[VHFcontesting] Statistics from my Rovering last weekend

Leandra MacLennan leandra at leandramac.com
Tue Jun 16 00:07:04 EDT 2020

Six grids, FN32, FN33, FN41, FN42, FN43 and the rare one FN51

13 hours on Saturday and 14.5 hours on Sunday = 27.5  hours on the road (time I was away from my house)
12 hours of driving (No contacts during this time, especially when was driving up the access roads for Pack Monadnock and Kearsarge in New Hampshire where I needed two hands on the steering wheel to keep up with the twists in the road)
4 hours to erect & take down antennas and coil up coax (It always amazes me how much time it takes to neatly coil up coax - but then I remember if it is not neatly coiled, it takes twice as long to untangle it the next time I need it)
After the math, this is 11.5 hours of operating at 6 grids.

480 miles of driving

4 bananas, 2 fruit bars, 5 apples, 4 applesauce squeeze packs, 8 cookies, and a bag of pretzels.

Antennas on portable masts at FN41, FN43 and FN51. Whips on the car at the other three grids. W9XA in EN51 was amazed I worked him on 6M from FN33 with just a whip.

Roughly 200 contacts, hand logged. Many of you heard me say my hand couldn't keep up with my ears. Like every other time I have rovered, I considered bringing my laptop, then left it at home because it would have been one more item to find a place for in a tightly packed car. I didn't realize 6M would be so rich this weekend. I will be busy for the next week typing these into my logging program.

Drove 2 hours to the Cape (Cape Cod) on Saturday to activate FN51. Unlike a normal June Saturday, this year there wasn't much traffic. There was only a 1.5 mile backup at the bridge (the tunnel passes are notoriously hard to get), compared to the usual 10 mile backup.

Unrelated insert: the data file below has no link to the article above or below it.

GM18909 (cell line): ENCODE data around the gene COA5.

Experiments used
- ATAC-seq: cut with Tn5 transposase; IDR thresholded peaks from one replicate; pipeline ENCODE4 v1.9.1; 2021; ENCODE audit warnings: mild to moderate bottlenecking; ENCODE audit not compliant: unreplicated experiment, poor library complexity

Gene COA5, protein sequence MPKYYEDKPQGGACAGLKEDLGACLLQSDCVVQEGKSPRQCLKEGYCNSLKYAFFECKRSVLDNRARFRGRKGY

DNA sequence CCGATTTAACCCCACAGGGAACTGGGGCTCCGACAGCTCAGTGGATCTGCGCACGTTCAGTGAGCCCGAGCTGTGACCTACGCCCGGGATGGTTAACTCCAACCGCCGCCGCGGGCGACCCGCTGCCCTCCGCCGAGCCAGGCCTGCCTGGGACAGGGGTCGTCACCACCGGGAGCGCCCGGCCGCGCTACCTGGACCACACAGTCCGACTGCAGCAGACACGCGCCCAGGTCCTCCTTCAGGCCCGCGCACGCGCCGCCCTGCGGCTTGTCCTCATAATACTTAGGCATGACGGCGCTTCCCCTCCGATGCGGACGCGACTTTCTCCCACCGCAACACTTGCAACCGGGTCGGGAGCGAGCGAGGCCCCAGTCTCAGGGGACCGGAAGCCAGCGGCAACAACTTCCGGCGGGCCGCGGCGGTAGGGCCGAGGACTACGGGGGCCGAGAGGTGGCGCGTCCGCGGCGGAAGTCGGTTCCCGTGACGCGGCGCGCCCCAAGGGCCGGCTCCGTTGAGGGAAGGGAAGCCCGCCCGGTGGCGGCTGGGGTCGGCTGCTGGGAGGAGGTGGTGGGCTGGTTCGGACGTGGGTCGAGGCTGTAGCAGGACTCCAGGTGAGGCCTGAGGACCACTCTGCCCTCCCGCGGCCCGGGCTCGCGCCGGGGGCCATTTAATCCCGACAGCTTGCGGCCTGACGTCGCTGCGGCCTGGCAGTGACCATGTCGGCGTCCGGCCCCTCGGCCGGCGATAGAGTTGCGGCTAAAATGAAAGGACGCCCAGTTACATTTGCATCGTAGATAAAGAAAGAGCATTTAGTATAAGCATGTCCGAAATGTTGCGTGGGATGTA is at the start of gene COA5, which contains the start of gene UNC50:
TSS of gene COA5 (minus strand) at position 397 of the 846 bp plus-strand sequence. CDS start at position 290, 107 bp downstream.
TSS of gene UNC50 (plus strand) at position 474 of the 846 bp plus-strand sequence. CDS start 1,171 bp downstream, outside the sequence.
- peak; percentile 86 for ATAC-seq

When I arrived at the Marconi beach location and started to set up the antennas,  I discovered the 3 of the 4 coax cables I threw in the car had N connectors, and all of my antennas and my radio have SO-239 connectors. My adaptors were in a box back at home. The cables I usually bring were also back at home. Yup, it was the 13th.
I had to cycle through my four antennas, with the one coax I could use, for my regular contacts.
I ended up staying way past the time I was planning to leave as I got mini-pile-ups on 6M from stations in the Midwest and down south looking for this rare one. Gave out 57 Q's and finally packed up at 6:00 P.M. when I didn't get any more responses to my CQs.

On my way back home stopped in FN41, then made a few in FN42 on a hill a mile from my house.

Returned home, recharged my battery overnight, swapped the big beams for small beams, exchanged the N coax for my PL-259 coax, ate some real food and got a few hours of sleep.

Drove to NH to do FN43, FN42, FN33 and FN32 on Sunday.

I run my radios on separate battery and this is the first VHF contest I've used my Bioenno 40 AH battery. I used to use six  7.5 AH lead acid batteries, but during last January's contest I ran them flat before the end of the contest.
Last weekend I ran 100 wats on 6M, 50 watts on 2 and 432, and 35 watts on 220. I used 23 AH on Saturday, recharged the battery, and also used 23 AH on Sunday.

   -Leandra, AF1R/R

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